Upon reaching the hive, the foraging worker bee opens a small slit in the top of her proboscis to allow other bees a taste of her cargo.
House bees, scout bees and other foragers can enjoy the a sample of her hard work.
When her honey stomach is empty, she is ready to return to the field and forage.
The nectar may be passed from bee to bee several times but eventually ends up with a house bee.
These female bees are not foraging outside yet they are called “house bees”. Later they will become foragers and other bees will take their place inside.
Now the actual honey ripening process begins. House bees manipulate the watery nectar with their mouths. The enzyme “invertase” is added to the diluted nectar.
This enzyme is produced by the hypophrangeal glands in the mouth/head of the worker bee.
The process of nectar becoming honey has begun. Ph and chemical composition of the nectar is changing.
Glucose oxidase (another enzyme) is added along with the bee saliva. Sugar molecules begin to change form and gluconic acid and hydrogen peroxide are produced. These give honey its acidic and antibacterial properties.
Now it is time for the dehydration process to being. The house bee releases a drop of this changed nectar to her mandibles (jaw). (Similar to us blowing bubbles with bubble gum).
Exposed to the warm, dry air inside the hive, the moisture content begins to drop. Later, the worker house bee will place drops of nectar on the comb to permit more dehydration.
Nectar that is in the drying (or moisture reduction ) process may be placed in droplets along the surface of comb and moved several times.
House bees fan with their wings to increase air flow through the hive. This aids in lowering the water content of the nectar.
When the moisture content of the nectar has dropped from about 70% to 20%, we consider the transformation to be complete.
The bees have made honey from plant nectar. Honey is more stable than the watery nectar and less likely to spoil.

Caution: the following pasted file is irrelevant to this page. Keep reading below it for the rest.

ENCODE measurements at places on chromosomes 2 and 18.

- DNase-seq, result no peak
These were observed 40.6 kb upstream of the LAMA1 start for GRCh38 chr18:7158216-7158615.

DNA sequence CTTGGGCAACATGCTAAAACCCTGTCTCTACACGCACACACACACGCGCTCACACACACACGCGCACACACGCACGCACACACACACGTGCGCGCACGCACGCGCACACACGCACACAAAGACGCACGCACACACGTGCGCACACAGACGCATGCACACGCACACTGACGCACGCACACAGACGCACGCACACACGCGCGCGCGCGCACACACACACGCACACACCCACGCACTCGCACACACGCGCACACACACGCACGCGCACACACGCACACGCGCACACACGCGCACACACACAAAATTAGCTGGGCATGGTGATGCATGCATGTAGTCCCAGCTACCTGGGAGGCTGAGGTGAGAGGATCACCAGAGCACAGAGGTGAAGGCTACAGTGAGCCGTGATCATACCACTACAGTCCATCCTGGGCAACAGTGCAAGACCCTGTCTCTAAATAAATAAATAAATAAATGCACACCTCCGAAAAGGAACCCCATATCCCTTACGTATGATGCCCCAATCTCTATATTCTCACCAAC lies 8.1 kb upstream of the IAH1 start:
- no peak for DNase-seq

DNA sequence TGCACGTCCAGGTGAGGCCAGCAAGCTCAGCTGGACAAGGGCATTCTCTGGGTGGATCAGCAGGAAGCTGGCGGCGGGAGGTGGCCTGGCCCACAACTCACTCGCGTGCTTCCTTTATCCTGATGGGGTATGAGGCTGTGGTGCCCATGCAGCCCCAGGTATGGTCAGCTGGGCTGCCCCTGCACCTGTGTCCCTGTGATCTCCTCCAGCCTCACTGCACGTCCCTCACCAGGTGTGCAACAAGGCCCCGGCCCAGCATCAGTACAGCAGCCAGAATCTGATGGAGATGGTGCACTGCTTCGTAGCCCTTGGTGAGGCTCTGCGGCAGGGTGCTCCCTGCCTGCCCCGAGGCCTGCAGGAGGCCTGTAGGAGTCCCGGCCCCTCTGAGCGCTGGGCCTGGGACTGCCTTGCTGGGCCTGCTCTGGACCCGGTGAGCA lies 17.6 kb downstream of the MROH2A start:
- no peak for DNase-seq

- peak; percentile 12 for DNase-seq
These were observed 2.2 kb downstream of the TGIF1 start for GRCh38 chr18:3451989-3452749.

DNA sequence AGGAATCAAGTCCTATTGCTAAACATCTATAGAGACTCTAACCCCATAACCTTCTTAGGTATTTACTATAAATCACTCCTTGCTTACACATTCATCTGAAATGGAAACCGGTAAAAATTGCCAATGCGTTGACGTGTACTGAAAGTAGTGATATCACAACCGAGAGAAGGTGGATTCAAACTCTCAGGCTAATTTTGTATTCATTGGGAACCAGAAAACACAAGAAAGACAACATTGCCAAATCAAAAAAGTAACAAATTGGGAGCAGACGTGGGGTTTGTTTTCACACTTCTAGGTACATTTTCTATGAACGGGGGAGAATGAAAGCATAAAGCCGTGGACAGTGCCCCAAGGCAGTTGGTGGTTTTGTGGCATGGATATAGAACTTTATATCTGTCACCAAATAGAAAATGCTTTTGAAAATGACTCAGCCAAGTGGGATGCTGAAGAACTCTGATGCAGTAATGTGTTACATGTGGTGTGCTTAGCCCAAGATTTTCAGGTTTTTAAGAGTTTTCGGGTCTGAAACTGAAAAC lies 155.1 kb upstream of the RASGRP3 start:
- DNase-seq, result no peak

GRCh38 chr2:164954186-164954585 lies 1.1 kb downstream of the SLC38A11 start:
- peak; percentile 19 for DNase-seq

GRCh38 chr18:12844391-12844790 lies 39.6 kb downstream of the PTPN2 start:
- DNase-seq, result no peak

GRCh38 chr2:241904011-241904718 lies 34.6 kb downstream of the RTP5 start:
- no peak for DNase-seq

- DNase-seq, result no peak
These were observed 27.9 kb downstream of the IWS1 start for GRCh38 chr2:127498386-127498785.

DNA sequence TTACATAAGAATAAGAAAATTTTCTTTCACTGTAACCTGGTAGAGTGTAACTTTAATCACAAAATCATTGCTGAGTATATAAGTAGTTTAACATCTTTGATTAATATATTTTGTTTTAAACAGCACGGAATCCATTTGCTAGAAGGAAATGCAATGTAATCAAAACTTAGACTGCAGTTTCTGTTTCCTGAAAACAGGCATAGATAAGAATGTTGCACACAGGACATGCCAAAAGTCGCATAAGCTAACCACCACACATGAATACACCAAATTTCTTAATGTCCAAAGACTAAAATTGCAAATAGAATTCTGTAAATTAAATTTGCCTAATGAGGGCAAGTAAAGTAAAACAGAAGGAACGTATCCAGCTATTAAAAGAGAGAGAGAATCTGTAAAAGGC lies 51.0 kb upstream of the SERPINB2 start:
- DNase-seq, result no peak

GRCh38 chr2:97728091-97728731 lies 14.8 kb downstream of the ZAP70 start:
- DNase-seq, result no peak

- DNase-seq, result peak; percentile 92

The finished honey is stored in beeswax honeycomb cells and capped with wax.
Do Bees Make Honey all Year?
For most regions, honey production is not a year-round thing. The bees must have blooming plants to use for nectar collection. Not many plants bloom during the cold season.
Honey production is limited to the warmer months of the year in most locations.
The colony may collect a bit of nectar at other times, but not in sufficient quantities for serious production.
Is Honey Made from Pollen?
No. Bees collect pollen. But, they do not use pollen to make honey. Pollen is used to produce food for larva (baby bees).
Having a healthy, strong workforce is necessary for good honey production.
Some pollen will end up in the finished product but it is not the primary ingredient.
Is Honey Produced By All Bees?
No, they do not. There are thousands of different types of bees in the world. Most are solitary bees that do not live together as large social units.
While some species of bees do make honey, none produce large stores of food for Winter like our honey bees.
Only bees in the Scientific Genus Apis are true honey producers. Bumble bees make a small amount of honey and store it in “honey pots” inside their nests.
The honey bee is the only insect that directly produces food for human consumption.
And, this task falls on the “shoulders – do bees have shoulders? ” of the humble worker bee.
Step by Step-How Honey is Made
- worker bees collect plant nectar
- the nectar is carried to the hive in their honey stomach
- house bees take the nectar and add enzymes from their mouth
- nectar is passed from bee to bee
- sugars molecules change during the process
- excess moisture is removed from the nectar
- ripe money is stored in wax cell with a wax cap
After weeks of hard work, the bees have made a lot of honey. (If we are lucky.)
A good crop of honey will yield enough for the bees winter food and some for the beekeeper.